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An Old Friend ;)

My father has gifted me the receiver from my childhood :)

It's a Realistic SA-1000, I used to listen to this with the matching Realistic tape deck or Elac turntable on a pair of Realistic Optimus-5 monkey coffins. The Optimus-5's I refurbished some time ago, re-used the 11" woofers and replaced both midrange and cone tweeter with a single Vifa TG9 and new crossover. They're still in use and sounding pretty good.

This amp isn't the most hifi thing out there, but for nostalgia sake I'm going to breath some life back into it. It's still working, but the knobs and buttons are scratchy, so I'm going to try and find replacement pots and replace a bunch of the caps while I'm at it. It's only a 20Wpc amp, with a single rail power supply so the amp output is capacitor coupled. Just replacing those two coupling caps will probably make it sound like new again I'm sure. It's easy to work in, single sided boards and before the invention of pcb connectors apparently, all the internal wiring is wire-wrapped. My dad kept the manual and even the purchase receipt, great thing is the manual has a complete schematic on the back page.

Looks pretty okay if you ask me, doesn't have VU meters unfortunately, but does have 3 band EQ, loudness button and "Quatravox"!
I'm not deaf, I'm just not listening.


  • That's a gem! Looks mint too. I remember & drooled over that amp at the local Rat Shack as a teenager. I really wanted one - it would have gone perfectly with my Nova 6 speakers. But it was more than I could scrounge at the time. I settled for a little Superscope amp. They sure built gear to last back then.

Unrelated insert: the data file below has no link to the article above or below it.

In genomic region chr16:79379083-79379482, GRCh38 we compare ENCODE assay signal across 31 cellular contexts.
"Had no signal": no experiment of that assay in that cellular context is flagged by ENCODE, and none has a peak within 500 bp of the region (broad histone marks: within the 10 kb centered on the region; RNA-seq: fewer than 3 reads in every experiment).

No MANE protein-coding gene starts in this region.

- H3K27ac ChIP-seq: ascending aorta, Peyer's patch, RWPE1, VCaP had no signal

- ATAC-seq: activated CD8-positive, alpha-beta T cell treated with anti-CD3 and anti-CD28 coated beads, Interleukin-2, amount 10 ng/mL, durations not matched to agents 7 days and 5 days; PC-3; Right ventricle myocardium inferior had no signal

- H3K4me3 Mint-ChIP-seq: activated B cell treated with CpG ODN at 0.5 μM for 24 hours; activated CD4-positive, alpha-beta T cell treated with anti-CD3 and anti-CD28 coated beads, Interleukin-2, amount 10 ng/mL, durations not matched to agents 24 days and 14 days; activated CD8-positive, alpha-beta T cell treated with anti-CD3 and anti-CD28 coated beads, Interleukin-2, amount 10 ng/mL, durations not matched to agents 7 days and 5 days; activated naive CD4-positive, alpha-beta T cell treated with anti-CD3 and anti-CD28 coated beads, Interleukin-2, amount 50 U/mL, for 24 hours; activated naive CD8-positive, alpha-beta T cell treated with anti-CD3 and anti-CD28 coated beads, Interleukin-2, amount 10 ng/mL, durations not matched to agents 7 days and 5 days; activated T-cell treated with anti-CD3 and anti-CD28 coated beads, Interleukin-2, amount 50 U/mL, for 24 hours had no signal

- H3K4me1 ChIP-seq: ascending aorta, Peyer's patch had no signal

• I have one of those, but one channel is burnt out. Old Quatravox model.
  • I'm guessing the trimpots on the board  are adjust DC offset?
  • It's in great shape for its age, a couple chips off the veneer on one side, and the volume knob is a bit crooked, but I'm planning on replacing that pot anyway.

    I scanned the schematic if anyone wants to look:

    I'm not deaf, I'm just not listening.
  • If you find a suitable replacement for the stacked Vol/Bal pot, let them know over on AudioKarma. I hear they have been nearly impossible to find.
  • edited September 2019
    I've no problem with a little maguiver work to use a standard dual pot, but in this particular unit it'll be the thread length that makes these pots nearly irreplaceable. It'll be hard to re-attach the front plate without the long threads. The front circuit board is fixed in place by just the potentiometers, then the front plate goes over top and is fixed in place by a second set of nuts.

    I haven't seen any potentiometers yet that have threads this long.

    Standard replacement is a bit short. I can order them with a long shaft, but it might be hard to find the right ones with long threads.

    I'm not deaf, I'm just not listening.
  • I got my dad's old stuff. A Fisher receiver and Sansui speakers. I used to jam the shit outta them growing did dad ๐Ÿ˜
    I feel ya, that's a cool vintage system ya got !!! ๐Ÿค˜๐Ÿผ
  • The volume pot also has a 4th terminal that is part of the loudness circuit, so even if I do find a suitable replacement, the loudness feature will be lost. :(
    I'm not deaf, I'm just not listening.
  • edited September 2019
    Check coupling caps C510a and C510b connected to the volume control wiper arm (0.47uF/50V).   If they are leaky electrolytic types, this could be your noise problem (assuming, of course, by scratchy you mean a noise problem and not just scratched up physically).